How burnout is impacting gastroenterology — new data says 54% of industry burnt out

The American Gastrointestinal Association's Institute Education and Training Committee surveyed 600 gastroenterologists to collect their thoughts on burnout.

The survey, published in AGA Perspectives, determined 54 percent of gastroenterologists identified as burnt out.

Here are six other findings:

1. Approximately 62 percent of female gastroenterologists felt burnt out compared to 51 percent of male gastroenterologists.

2. Burnout remained consistent among different career levels. It was surprising to the surveyors, however, that 50 percent of GI fellows report feeling burnt out.

3. Top drivers of burnout include:

  • Sacrificing personal time for work-related activities: 50 percent
  • Increasing imposition of external regulatory burdens: 42 percent

4. These factors didn't drive burnout:

  • The medical knowledge component of practice: 9 percent
  • Stresses associated with mastering and performing endoscopy procedures: 6 percent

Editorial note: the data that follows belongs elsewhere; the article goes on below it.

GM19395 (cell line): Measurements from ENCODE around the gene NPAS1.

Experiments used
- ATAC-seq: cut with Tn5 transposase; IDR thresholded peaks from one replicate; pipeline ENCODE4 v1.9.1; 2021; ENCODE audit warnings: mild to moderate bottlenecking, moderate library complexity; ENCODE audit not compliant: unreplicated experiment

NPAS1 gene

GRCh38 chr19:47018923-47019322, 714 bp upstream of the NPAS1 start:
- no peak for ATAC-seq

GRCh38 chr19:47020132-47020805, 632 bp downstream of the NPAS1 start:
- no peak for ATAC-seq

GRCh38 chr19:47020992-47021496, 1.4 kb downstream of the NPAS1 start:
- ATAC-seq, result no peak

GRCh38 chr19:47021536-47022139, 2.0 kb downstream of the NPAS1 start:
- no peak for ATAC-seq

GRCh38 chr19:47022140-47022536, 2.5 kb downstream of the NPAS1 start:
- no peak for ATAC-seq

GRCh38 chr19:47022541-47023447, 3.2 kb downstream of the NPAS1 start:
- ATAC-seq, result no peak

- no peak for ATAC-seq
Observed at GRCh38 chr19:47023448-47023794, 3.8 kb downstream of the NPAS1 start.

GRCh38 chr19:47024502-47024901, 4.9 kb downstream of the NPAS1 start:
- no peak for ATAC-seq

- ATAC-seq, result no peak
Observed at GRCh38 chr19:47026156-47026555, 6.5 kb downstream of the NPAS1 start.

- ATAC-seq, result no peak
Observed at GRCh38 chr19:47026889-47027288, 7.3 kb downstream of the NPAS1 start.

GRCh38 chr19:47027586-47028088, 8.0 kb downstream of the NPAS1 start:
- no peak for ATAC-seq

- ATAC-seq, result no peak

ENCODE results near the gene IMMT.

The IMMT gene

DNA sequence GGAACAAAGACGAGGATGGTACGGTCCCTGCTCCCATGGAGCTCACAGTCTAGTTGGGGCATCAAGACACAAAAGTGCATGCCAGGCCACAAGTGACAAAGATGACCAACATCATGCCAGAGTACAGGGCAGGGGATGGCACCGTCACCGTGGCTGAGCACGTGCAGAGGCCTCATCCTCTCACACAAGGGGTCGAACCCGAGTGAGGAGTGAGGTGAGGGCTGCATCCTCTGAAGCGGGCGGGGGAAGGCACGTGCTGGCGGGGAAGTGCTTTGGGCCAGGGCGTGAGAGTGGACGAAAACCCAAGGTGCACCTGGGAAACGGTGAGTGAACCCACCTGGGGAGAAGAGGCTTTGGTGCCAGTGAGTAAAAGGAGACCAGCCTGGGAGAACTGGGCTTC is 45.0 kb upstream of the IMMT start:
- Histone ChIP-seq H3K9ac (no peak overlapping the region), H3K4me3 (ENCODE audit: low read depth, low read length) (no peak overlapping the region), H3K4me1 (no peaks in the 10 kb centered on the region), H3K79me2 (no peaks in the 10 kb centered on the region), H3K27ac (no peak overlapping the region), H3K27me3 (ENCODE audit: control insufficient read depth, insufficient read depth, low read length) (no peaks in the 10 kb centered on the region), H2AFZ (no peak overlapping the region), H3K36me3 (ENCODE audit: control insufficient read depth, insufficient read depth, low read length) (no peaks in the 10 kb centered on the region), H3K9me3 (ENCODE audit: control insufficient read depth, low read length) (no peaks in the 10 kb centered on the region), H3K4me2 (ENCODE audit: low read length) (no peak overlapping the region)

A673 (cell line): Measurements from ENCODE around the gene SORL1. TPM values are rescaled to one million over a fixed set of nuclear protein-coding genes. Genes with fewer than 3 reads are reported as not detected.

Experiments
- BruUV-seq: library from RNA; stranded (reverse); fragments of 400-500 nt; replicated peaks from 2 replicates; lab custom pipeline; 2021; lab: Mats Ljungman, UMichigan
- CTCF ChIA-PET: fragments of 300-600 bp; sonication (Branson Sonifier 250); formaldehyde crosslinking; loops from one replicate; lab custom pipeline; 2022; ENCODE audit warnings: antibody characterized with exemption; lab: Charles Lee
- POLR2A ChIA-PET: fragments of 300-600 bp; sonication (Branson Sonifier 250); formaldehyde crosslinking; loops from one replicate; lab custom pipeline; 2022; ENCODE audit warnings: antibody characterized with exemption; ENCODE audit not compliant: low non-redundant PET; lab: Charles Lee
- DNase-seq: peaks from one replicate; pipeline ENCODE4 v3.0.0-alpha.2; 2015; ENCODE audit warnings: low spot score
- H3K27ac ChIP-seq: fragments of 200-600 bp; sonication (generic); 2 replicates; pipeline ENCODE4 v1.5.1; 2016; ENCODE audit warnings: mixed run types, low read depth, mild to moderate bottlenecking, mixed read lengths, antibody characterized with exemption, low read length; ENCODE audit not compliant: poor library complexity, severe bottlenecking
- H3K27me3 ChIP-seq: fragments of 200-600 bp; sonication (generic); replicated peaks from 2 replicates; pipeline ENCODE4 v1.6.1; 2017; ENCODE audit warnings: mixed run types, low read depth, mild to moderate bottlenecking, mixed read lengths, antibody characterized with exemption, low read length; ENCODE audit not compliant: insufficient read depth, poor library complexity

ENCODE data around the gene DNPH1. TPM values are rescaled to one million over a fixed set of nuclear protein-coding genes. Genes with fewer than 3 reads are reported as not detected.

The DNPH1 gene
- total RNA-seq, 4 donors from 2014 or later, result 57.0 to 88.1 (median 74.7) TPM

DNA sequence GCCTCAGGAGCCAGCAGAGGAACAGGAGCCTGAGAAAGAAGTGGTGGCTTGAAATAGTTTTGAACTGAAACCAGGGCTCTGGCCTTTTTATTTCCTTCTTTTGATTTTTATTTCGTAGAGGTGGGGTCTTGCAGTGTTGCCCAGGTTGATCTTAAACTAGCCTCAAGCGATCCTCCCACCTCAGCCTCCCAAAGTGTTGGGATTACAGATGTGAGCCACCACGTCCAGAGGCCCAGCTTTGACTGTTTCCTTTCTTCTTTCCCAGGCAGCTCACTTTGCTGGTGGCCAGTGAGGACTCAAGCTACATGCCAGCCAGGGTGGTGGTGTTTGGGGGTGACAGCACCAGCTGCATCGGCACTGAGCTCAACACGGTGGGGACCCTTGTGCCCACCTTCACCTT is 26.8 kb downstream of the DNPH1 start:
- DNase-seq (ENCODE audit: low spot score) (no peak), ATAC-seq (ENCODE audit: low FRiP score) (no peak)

5. Burnout affected several aspects of gastroenterologists' life. These include: quality of life, likelihood to exercise, the pursuit of personal hobbies and volunteer activities.

6. Burnout impacted family relationship the least.

The author wrote, "Faced with the stresses leading to burnout, 1) we are prone to preserve and value our family relationships, but at the expense of sacrificing activities that also likely protect us to some degree from burnout as well as depression, and 2) any threats or disruptions to the safety lines symbolized by these family bonds may threaten a more abrupt collapse of those supports that protect us from burnout and depression."

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